What is GIS?
Geographic Information System (GIS) software allows you work with data that has a spatial (locational) component. When data layers are spatially enabled, the software can overlay them to create maps and to analyze spatial relationships. The user can choose how to symbolize features in the layers.
Traditionally, you need software such as ArcGIS or QGIS for complex data analysis tasks or customized visual output. While that’s still true to some extent, many cloud based mapping products exist for creating thematic maps and spatial analysis, visualization software such as Tableau can create maps, and geospatial packages are available for statistical software such as R.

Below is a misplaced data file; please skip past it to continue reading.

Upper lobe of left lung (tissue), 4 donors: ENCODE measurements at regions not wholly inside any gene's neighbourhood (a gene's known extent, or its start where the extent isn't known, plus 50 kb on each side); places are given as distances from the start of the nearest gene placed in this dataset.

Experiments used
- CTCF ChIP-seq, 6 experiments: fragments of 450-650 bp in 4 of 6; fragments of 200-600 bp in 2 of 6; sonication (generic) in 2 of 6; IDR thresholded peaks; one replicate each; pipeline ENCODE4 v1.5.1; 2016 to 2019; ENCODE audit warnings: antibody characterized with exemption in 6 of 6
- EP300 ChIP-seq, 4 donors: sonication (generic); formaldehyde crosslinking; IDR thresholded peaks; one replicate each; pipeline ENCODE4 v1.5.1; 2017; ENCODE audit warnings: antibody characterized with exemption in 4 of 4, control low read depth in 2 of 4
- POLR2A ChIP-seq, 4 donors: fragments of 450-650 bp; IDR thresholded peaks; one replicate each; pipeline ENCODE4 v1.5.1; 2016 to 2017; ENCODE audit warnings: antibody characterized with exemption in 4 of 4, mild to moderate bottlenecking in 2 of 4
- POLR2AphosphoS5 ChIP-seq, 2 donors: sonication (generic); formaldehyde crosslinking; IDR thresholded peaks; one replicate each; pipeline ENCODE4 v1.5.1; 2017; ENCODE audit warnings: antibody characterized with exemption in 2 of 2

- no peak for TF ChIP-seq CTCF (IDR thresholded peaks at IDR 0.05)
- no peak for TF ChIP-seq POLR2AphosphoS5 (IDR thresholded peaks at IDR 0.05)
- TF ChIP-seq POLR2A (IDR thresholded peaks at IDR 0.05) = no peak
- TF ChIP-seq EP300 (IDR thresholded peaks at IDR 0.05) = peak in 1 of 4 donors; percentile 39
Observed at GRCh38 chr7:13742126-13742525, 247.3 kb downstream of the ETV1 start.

GIS consultants in the Center for Data and Visualization Sciences can advise you on the best approaches for locating geospatial data, creating maps, and analyzing your spatial data. The CDVS sponsors workshops on using digital mapping software and map design.
GIS in the Library
The Brandaleone Lab for Data and Visualization Services is located in the Edge on the first floor of Bostock. Installed mapping software includes:
GIS at Duke
- The Geospatial Analysis Certificate Program in Duke's Nicholas School of the Environment offers a number of geospatial analysis courses.
- The Duke Digital Art History & Visual Culture Research Lab has courses on Historical GIS and related digitial humanities visualization topics.
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